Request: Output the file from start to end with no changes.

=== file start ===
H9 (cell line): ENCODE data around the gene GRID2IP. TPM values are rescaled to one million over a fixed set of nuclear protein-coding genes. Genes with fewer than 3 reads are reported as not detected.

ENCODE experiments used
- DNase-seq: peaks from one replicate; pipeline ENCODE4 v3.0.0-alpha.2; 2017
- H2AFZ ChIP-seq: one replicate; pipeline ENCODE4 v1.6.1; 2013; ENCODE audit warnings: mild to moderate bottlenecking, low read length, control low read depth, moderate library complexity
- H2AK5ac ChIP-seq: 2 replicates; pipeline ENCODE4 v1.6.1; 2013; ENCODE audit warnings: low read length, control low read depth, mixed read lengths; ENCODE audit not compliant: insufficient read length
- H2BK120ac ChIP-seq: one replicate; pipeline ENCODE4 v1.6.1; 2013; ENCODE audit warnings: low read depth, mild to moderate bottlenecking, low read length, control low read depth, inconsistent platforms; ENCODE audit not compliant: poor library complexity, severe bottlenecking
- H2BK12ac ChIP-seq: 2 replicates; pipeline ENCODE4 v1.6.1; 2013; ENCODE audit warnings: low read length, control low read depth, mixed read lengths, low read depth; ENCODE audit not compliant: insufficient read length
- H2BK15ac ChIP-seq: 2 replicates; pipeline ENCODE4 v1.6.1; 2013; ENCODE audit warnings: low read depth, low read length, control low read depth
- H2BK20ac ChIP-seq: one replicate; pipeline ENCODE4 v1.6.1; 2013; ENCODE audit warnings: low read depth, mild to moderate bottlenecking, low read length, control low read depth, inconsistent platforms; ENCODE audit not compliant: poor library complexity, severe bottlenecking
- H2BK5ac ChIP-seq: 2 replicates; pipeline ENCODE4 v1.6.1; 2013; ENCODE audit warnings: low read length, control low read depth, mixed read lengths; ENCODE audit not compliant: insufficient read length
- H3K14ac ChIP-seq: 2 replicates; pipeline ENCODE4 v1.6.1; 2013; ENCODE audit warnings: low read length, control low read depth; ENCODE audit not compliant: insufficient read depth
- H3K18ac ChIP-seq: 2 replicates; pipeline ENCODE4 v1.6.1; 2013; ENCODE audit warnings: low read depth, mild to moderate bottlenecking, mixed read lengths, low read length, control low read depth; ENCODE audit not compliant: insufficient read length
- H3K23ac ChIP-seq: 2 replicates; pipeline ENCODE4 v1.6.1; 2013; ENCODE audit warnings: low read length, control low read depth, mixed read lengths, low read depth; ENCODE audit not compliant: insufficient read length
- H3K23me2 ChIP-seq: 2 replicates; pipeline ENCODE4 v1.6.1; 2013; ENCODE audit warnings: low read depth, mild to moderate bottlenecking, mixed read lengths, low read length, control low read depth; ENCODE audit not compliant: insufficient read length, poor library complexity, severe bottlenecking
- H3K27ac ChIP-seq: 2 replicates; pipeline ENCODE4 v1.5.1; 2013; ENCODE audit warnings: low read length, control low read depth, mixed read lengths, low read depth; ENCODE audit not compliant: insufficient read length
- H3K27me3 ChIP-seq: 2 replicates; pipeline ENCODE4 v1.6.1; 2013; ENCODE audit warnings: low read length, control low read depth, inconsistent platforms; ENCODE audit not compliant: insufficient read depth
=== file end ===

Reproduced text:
H9 (cell line): ENCODE data around the gene GRID2IP. TPM values are rescaled to one million over a fixed set of nuclear protein-coding genes. Genes with fewer than 3 reads are reported as not detected.

ENCODE experiments used
- DNase-seq: peaks from one replicate; pipeline ENCODE4 v3.0.0-alpha.2; 2017
- H2AFZ ChIP-seq: one replicate; pipeline ENCODE4 v1.6.1; 2013; ENCODE audit warnings: mild to moderate bottlenecking, low read length, control low read depth, moderate library complexity
- H2AK5ac ChIP-seq: 2 replicates; pipeline ENCODE4 v1.6.1; 2013; ENCODE audit warnings: low read length, control low read depth, mixed read lengths; ENCODE audit not compliant: insufficient read length
- H2BK120ac ChIP-seq: one replicate; pipeline ENCODE4 v1.6.1; 2013; ENCODE audit warnings: low read depth, mild to moderate bottlenecking, low read length, control low read depth, inconsistent platforms; ENCODE audit not compliant: poor library complexity, severe bottlenecking
- H2BK12ac ChIP-seq: 2 replicates; pipeline ENCODE4 v1.6.1; 2013; ENCODE audit warnings: low read length, control low read depth, mixed read lengths, low read depth; ENCODE audit not compliant: insufficient read length
- H2BK15ac ChIP-seq: 2 replicates; pipeline ENCODE4 v1.6.1; 2013; ENCODE audit warnings: low read depth, low read length, control low read depth
- H2BK20ac ChIP-seq: one replicate; pipeline ENCODE4 v1.6.1; 2013; ENCODE audit warnings: low read depth, mild to moderate bottlenecking, low read length, control low read depth, inconsistent platforms; ENCODE audit not compliant: poor library complexity, severe bottlenecking
- H2BK5ac ChIP-seq: 2 replicates; pipeline ENCODE4 v1.6.1; 2013; ENCODE audit warnings: low read length, control low read depth, mixed read lengths; ENCODE audit not compliant: insufficient read length
- H3K14ac ChIP-seq: 2 replicates; pipeline ENCODE4 v1.6.1; 2013; ENCODE audit warnings: low read length, control low read depth; ENCODE audit not compliant: insufficient read depth
- H3K18ac ChIP-seq: 2 replicates; pipeline ENCODE4 v1.6.1; 2013; ENCODE audit warnings: low read depth, mild to moderate bottlenecking, mixed read lengths, low read length, control low read depth; ENCODE audit not compliant: insufficient read length
- H3K23ac ChIP-seq: 2 replicates; pipeline ENCODE4 v1.6.1; 2013; ENCODE audit warnings: low read length, control low read depth, mixed read lengths, low read depth; ENCODE audit not compliant: insufficient read length
- H3K23me2 ChIP-seq: 2 replicates; pipeline ENCODE4 v1.6.1; 2013; ENCODE audit warnings: low read depth, mild to moderate bottlenecking, mixed read lengths, low read length, control low read depth; ENCODE audit not compliant: insufficient read length, poor library complexity, severe bottlenecking
- H3K27ac ChIP-seq: 2 replicates; pipeline ENCODE4 v1.5.1; 2013; ENCODE audit warnings: low read length, control low read depth, mixed read lengths, low read depth; ENCODE audit not compliant: insufficient read length
- H3K27me3 ChIP-seq: 2 replicates; pipeline ENCODE4 v1.6.1; 2013; ENCODE audit warnings: low read length, control low read depth, inconsistent platforms; ENCODE audit not compliant: insufficient read depth